While the emphasis will always be on books, the diversity of this space will lend itself to social encounters, sharing of resources and ultimately the galvanising of community spirit. Oodi swings wide its doors at 8am on 5 December, the day before Independence Day, with a knock-out programme incorporating a 207-participant dance, a composition by Kimmo Pohjonen spanning more than one building, and plenty more.

By Violetta Teetor, NOVEMBER 21, 2018, first appearing on Lonely Planet

9 Best Characters in Literature Inspired by Real People

Robert Downey Jr. in Sherlock Holmes (2009) © Warner Bros.

These fictional characters are some of the best, and they’re all based on real people.

Sometimes it can be difficult to pin down where inspiration comes from. While it’s no secret that authors glean inspiration for their literary endeavors from a number of sources, such as research, personal experience, and pure imagination, it is not at all uncommon to discover that some of our favorite characters take their cues from real-life figures. It can be something as simple as a few character traits or the whole-sale xeroxing of a actual person to the page. Regardless, it’s fascinating to find out that beloved characters are based on people who actually existed. On a few rare occasions, it turns out that the real world inspiration is more unbelievable than their literary counterpart. Here are some of the best fictional characters in literature inspired by very real people.

The cover of the book Becoming BelleBecoming Belle
by Nuala O’Connor
Isabel Bilton

Nuala O’Connor’s latest novel draws on a sensational 19thcentury court case, a tangled romance, and more than a little bohemian night-life. O’Connor makes the most of her larger-than-life setting to tell the story of the actual Bilton Sisters, Belle and Flo, and Belle’s increasingly torrid and complex love life.


The cover of the book Sherlock HolmesSherlock Holmes
by Sir Arthur Conan Doyle
Sherlock Holmes

Sherlock Holmes is, without a doubt, the most famous literary detective ever conceived (apologies to Mrs. Poirot and Spade, as well as the inimitable Miss Marple). The inspiration for Sir Arthur Conan Doyle’s brilliant, mercurial, misanthropic detective is less so: Dr. Joseph Bell. Conan Doyle met Bell in 1877 at the Edinburgh Royal Infirmary and was immediately amazed by Bell’s hyper observant nature and deductive abilities. The rest, my dear Watson, was elementary.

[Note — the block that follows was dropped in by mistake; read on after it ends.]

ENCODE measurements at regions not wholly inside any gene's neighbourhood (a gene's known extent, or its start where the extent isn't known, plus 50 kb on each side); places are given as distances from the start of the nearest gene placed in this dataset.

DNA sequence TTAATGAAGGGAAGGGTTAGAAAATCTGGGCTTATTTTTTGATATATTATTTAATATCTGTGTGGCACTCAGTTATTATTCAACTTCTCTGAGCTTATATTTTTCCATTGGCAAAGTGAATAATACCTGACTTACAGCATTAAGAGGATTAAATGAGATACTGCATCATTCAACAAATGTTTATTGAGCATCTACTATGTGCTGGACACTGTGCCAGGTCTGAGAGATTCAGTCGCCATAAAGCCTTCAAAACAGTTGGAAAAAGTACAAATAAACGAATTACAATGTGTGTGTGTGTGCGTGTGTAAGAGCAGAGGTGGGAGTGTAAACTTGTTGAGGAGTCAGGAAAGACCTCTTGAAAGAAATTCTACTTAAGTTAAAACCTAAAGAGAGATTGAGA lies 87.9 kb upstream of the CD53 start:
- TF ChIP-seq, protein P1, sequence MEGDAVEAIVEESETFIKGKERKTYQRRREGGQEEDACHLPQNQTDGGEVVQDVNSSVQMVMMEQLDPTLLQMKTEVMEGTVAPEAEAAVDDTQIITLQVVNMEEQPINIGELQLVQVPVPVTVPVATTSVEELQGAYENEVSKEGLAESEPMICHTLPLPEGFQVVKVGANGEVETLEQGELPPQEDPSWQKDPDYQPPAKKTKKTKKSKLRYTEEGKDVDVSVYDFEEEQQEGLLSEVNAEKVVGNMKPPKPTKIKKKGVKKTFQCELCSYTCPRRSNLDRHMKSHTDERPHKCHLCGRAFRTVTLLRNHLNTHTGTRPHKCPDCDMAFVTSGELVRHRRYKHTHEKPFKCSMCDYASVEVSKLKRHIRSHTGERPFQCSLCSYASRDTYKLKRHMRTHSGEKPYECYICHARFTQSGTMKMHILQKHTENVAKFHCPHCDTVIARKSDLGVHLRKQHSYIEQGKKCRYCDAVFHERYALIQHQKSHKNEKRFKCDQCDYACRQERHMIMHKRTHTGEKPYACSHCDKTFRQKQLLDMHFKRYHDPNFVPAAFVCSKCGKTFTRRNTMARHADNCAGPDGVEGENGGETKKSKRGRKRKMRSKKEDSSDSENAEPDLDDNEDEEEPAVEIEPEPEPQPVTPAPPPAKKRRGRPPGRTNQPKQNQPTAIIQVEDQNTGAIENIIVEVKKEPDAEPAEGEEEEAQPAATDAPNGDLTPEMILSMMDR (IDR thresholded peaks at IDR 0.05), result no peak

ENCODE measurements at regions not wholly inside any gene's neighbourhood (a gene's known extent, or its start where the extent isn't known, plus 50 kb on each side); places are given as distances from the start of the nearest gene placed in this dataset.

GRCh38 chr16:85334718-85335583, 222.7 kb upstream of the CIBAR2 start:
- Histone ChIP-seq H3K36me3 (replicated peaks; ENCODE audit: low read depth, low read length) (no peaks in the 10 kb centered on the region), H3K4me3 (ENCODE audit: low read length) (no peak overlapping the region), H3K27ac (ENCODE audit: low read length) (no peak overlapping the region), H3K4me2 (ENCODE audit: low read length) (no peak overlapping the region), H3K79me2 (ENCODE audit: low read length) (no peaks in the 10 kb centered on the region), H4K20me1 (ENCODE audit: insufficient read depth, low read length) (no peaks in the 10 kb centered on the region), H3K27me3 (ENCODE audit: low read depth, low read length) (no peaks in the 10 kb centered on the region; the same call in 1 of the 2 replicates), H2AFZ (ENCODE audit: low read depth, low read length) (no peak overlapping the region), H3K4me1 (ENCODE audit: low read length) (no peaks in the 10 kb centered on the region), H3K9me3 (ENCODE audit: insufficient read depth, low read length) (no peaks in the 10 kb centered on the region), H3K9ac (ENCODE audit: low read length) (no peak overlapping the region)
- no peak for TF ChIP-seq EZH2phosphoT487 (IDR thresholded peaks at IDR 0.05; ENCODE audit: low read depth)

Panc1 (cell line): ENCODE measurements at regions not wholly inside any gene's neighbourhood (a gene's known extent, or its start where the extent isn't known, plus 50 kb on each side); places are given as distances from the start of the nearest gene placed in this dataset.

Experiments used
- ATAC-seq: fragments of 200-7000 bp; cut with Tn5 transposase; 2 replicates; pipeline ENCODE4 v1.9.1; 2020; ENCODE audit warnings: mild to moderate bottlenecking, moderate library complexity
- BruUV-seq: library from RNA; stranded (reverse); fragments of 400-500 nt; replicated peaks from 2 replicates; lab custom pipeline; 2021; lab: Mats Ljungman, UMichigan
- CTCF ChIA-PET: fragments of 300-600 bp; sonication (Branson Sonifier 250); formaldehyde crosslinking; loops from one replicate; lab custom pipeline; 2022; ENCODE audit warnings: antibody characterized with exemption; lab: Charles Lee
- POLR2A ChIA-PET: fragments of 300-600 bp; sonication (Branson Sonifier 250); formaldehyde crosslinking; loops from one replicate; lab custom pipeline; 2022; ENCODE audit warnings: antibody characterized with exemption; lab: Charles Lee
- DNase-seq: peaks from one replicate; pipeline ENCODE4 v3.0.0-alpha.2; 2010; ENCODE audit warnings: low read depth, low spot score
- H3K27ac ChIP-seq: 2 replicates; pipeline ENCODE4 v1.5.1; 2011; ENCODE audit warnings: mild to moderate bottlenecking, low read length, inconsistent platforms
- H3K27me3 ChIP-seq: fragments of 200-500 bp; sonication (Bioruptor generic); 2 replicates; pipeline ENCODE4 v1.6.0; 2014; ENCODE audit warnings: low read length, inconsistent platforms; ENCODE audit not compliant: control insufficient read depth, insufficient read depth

The cover of the book The Ghost WriterThe Ghost Writer
by Philip Roth
Nathan Zuckerman

Philip Roth was somewhat notorious for using various thinly veiled versions of himself as protagonists for his fiction, which, admittedly, is not an uncommon tact for great fiction writers. In Roth’s case, none came closer to the mark of the actual man than Nathan Zuckerman. Over the course of the four acclaimed novels, Roth used Zuckerman to grapple with his literary success, creative process, and the tensions between literature and life.


The cover of the book To Kill a MockingbirdTo Kill a Mockingbird
by Harper Lee
Dill Harris

Harper Lee was famously a childhood friend and lifelong confidant of Truman Capote, even accompanying Capote and assisting in interviews and research for In Cold Blood. Lee actually based the character of Dill Harris on Capote. Given Dill’s eccentricities, extraordinary eloquence, and penchant for storytelling, spotting the inspiration isn’t particularly difficult.


The cover of the book The Scarlet LetterThe Scarlet Letter
by Nathaniel Hawthorne
Hester Prynne

While this one is not quite as clear cut as some of the others, there are plenty of indications that Nathaniel Hawthorne drew inspiration for Hester Prynne and The Scarlet Letter from real-life events. Prynne, in fact, was likely inspired in part by a real person named Elizabeth Pain. Pain had a child out of wedlock – a child she was later accused of murdering. Despite being found not guilty of the murder, the accusation followed her. Her tombstone in Boston is virtually identical to the one described as Hester Prynne’s at the end of the novel.


The cover of the book On the RoadOn the Road
by Jack Kerouac
Dean Moriarty

It’s no secret that Jack Kerouac based the character of Dean Moriarty on Neal Cassady, an real-life counter-culture icon who actually appears in a few other books including Ken Kesey’s Electric Kool Aid Acid Test. In an early draft of On the Road, the character was actually named Neal Cassady. Cassady was a larger-than-life character who met a tragic end – he died from exposure after passing out outdoors.


The cover of the book BelovedBeloved
by Toni Morrison